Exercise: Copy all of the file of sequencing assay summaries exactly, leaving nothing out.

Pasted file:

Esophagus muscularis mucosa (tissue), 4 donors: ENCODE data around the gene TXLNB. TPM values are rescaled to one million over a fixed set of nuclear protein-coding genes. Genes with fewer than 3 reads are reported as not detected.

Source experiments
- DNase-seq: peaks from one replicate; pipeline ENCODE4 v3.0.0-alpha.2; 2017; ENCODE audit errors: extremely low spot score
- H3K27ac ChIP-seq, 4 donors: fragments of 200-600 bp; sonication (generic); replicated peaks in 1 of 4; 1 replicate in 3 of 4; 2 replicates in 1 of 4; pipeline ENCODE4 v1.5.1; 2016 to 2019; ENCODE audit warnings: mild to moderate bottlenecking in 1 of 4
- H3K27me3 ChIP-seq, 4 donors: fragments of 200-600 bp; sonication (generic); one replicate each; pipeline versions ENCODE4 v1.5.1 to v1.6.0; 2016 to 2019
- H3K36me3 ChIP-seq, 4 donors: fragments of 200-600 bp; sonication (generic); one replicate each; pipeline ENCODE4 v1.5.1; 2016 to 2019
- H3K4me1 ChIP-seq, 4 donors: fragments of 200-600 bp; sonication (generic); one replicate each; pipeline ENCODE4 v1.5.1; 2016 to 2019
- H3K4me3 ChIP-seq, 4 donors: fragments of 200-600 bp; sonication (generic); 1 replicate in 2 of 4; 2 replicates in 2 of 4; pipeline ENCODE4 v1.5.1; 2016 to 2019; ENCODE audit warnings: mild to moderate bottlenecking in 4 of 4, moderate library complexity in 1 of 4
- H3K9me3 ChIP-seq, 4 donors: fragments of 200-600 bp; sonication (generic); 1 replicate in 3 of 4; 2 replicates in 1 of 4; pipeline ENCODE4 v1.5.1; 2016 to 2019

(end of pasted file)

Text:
Esophagus muscularis mucosa (tissue), 4 donors: ENCODE data around the gene TXLNB. TPM values are rescaled to one million over a fixed set of nuclear protein-coding genes. Genes with fewer than 3 reads are reported as not detected.

Source experiments
- DNase-seq: peaks from one replicate; pipeline ENCODE4 v3.0.0-alpha.2; 2017; ENCODE audit errors: extremely low spot score
- H3K27ac ChIP-seq, 4 donors: fragments of 200-600 bp; sonication (generic); replicated peaks in 1 of 4; 1 replicate in 3 of 4; 2 replicates in 1 of 4; pipeline ENCODE4 v1.5.1; 2016 to 2019; ENCODE audit warnings: mild to moderate bottlenecking in 1 of 4
- H3K27me3 ChIP-seq, 4 donors: fragments of 200-600 bp; sonication (generic); one replicate each; pipeline versions ENCODE4 v1.5.1 to v1.6.0; 2016 to 2019
- H3K36me3 ChIP-seq, 4 donors: fragments of 200-600 bp; sonication (generic); one replicate each; pipeline ENCODE4 v1.5.1; 2016 to 2019
- H3K4me1 ChIP-seq, 4 donors: fragments of 200-600 bp; sonication (generic); one replicate each; pipeline ENCODE4 v1.5.1; 2016 to 2019
- H3K4me3 ChIP-seq, 4 donors: fragments of 200-600 bp; sonication (generic); 1 replicate in 2 of 4; 2 replicates in 2 of 4; pipeline ENCODE4 v1.5.1; 2016 to 2019; ENCODE audit warnings: mild to moderate bottlenecking in 4 of 4, moderate library complexity in 1 of 4
- H3K9me3 ChIP-seq, 4 donors: fragments of 200-600 bp; sonication (generic); 1 replicate in 3 of 4; 2 replicates in 1 of 4; pipeline ENCODE4 v1.5.1; 2016 to 2019